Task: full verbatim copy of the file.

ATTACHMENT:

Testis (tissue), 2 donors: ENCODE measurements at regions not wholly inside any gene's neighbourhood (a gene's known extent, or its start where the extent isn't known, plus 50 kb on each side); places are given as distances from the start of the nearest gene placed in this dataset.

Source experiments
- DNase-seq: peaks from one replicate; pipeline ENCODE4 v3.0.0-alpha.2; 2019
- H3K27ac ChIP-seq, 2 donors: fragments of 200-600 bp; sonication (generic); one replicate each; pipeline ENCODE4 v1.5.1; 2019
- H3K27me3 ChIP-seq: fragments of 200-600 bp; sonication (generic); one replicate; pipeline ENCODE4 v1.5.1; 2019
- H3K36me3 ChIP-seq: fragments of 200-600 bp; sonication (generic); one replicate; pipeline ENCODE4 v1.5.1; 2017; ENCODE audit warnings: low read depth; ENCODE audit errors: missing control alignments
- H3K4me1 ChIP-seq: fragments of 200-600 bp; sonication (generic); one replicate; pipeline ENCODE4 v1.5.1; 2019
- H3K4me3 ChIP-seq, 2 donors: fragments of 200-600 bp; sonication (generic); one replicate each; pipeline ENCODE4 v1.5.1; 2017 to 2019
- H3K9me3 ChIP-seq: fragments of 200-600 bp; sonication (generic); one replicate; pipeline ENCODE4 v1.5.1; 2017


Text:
Testis (tissue), 2 donors: ENCODE measurements at regions not wholly inside any gene's neighbourhood (a gene's known extent, or its start where the extent isn't known, plus 50 kb on each side); places are given as distances from the start of the nearest gene placed in this dataset.

Source experiments
- DNase-seq: peaks from one replicate; pipeline ENCODE4 v3.0.0-alpha.2; 2019
- H3K27ac ChIP-seq, 2 donors: fragments of 200-600 bp; sonication (generic); one replicate each; pipeline ENCODE4 v1.5.1; 2019
- H3K27me3 ChIP-seq: fragments of 200-600 bp; sonication (generic); one replicate; pipeline ENCODE4 v1.5.1; 2019
- H3K36me3 ChIP-seq: fragments of 200-600 bp; sonication (generic); one replicate; pipeline ENCODE4 v1.5.1; 2017; ENCODE audit warnings: low read depth; ENCODE audit errors: missing control alignments
- H3K4me1 ChIP-seq: fragments of 200-600 bp; sonication (generic); one replicate; pipeline ENCODE4 v1.5.1; 2019
- H3K4me3 ChIP-seq, 2 donors: fragments of 200-600 bp; sonication (generic); one replicate each; pipeline ENCODE4 v1.5.1; 2017 to 2019
- H3K9me3 ChIP-seq: fragments of 200-600 bp; sonication (generic); one replicate; pipeline ENCODE4 v1.5.1; 2017